By Winston Gieseke
Originally published on Advocate.com July 06 2011 5:30 PM ET
After a trial that lasted three and a half weeks, Isaiah Kelebu was
found guilty Friday of aggravated murder in the 2009 attack on Teresa
Butz and her partner in Seattle.
While the verdict was being read, Butz’s surviving partner cried quietly in the courtroom.
"It's a somber occasion," said King County's chief criminal deputy prosecutor, Mark Larson. "A verdict doesn't fix anything, but it's still an important statement for our community. We're grateful, but the pain doesn't go away."
Butz’s partner testified that on the night of the attack she awoke to find a man in the bedroom she shared with Butz. Armed with a butcher knife, the man sexually assaulted each woman repeatedly while aggressively cutting into their throats. Though mortally injured, Butz was able to dive through a window, creating a distraction that allowed her partner to escape through the front door.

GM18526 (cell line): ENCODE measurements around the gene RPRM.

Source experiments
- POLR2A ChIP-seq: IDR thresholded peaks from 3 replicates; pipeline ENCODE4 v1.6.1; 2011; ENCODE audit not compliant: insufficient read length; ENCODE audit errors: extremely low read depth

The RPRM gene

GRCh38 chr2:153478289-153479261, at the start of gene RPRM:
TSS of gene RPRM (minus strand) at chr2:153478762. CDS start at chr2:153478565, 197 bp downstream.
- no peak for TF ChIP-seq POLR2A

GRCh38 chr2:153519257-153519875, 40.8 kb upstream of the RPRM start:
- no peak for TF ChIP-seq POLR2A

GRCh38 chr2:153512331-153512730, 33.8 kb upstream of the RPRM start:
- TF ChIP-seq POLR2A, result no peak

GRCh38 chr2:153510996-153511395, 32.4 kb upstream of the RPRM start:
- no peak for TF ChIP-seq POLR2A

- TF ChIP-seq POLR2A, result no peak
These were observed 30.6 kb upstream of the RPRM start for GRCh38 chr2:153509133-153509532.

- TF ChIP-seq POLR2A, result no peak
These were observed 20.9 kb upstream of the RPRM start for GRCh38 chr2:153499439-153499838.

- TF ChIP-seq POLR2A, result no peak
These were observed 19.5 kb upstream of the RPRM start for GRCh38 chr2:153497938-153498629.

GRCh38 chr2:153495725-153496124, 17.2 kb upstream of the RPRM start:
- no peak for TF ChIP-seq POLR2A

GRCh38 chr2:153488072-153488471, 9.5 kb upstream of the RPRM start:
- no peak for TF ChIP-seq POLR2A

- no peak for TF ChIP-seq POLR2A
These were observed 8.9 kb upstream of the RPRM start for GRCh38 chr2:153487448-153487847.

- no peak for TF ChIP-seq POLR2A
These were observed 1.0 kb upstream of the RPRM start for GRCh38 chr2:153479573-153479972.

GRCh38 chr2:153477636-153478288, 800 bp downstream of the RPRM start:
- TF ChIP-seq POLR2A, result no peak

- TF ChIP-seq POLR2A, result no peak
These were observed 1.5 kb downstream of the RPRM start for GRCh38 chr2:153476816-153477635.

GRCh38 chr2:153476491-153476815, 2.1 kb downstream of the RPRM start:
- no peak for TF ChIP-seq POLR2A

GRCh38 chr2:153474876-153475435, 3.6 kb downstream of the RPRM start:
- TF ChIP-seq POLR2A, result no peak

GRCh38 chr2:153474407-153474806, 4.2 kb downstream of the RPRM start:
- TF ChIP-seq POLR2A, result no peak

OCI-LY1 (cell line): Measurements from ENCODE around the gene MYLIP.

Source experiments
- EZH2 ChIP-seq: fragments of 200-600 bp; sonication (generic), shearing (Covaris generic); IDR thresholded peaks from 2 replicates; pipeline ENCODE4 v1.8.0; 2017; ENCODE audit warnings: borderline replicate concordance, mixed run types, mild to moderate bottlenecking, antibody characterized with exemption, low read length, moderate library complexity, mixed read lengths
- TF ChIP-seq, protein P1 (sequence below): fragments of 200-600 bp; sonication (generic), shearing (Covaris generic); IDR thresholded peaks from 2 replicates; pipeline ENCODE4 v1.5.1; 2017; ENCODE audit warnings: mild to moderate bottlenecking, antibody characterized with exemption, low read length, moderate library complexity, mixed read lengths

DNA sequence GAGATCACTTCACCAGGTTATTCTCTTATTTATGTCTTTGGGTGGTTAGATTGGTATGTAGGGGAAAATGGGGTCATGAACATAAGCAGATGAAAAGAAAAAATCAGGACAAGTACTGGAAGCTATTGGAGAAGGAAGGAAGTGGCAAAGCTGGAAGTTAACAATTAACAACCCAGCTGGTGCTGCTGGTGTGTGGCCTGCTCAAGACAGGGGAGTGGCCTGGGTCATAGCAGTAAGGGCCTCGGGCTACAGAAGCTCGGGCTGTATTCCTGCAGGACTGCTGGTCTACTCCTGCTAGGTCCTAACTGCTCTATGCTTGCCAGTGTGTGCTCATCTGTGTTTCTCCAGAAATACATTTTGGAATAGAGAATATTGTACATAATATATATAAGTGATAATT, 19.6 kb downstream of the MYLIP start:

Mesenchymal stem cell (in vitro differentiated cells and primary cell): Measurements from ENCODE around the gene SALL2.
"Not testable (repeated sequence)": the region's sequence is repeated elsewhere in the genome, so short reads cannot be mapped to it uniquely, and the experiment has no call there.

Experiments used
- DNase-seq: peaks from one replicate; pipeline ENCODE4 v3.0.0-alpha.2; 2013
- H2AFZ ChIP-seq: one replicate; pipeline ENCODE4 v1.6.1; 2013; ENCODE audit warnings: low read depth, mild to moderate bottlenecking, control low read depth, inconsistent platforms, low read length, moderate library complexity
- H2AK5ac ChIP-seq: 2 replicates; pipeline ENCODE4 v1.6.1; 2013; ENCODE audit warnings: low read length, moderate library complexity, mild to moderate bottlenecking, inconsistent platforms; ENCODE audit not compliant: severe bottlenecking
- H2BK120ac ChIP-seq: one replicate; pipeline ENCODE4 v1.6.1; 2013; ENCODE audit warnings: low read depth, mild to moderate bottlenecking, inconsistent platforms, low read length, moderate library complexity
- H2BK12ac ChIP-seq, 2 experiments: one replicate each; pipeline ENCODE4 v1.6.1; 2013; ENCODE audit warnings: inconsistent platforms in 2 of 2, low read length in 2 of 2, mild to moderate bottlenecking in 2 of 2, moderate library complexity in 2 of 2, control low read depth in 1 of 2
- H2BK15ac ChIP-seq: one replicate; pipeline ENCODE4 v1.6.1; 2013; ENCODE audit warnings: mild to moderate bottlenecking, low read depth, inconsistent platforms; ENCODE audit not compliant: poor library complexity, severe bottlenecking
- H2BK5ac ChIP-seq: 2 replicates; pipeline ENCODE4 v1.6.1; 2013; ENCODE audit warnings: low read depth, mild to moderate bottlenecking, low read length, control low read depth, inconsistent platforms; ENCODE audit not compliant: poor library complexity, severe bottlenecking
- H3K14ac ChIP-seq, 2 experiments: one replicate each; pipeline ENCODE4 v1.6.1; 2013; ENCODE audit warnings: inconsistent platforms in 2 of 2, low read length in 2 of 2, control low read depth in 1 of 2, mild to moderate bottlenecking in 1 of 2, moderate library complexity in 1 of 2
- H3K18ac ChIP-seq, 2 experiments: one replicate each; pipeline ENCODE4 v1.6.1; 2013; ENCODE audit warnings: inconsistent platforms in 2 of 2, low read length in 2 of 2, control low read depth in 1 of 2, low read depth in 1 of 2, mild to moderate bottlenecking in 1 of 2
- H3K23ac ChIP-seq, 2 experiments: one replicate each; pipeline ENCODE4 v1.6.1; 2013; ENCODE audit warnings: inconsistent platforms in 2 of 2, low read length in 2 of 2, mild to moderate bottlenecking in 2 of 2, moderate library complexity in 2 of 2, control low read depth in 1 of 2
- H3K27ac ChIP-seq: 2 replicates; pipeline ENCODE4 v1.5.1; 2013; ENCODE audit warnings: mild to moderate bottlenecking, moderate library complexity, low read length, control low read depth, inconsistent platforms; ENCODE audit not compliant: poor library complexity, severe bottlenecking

According to Senior Deputy Prosecutor James Konat, it was Butz's distraction that saved her partner's life.
Kalebu, whose violent outbursts resulted in his removal from the courtroom, only testified for about five minutes during the trial. "I was there and I was told by my God, the God of Abraham, Isaac and Jacob, to attack enemies," Kalebu, who has a history of mental illness, told the jury about the night in question. "I followed the instructions by God."
Convicted of all charges — including first-degree murder, attempted first-degree murder, first-degree rape, and first-degree burglary — Kalebu will automatically be sentenced to life in prison without parole.
Read the full story here.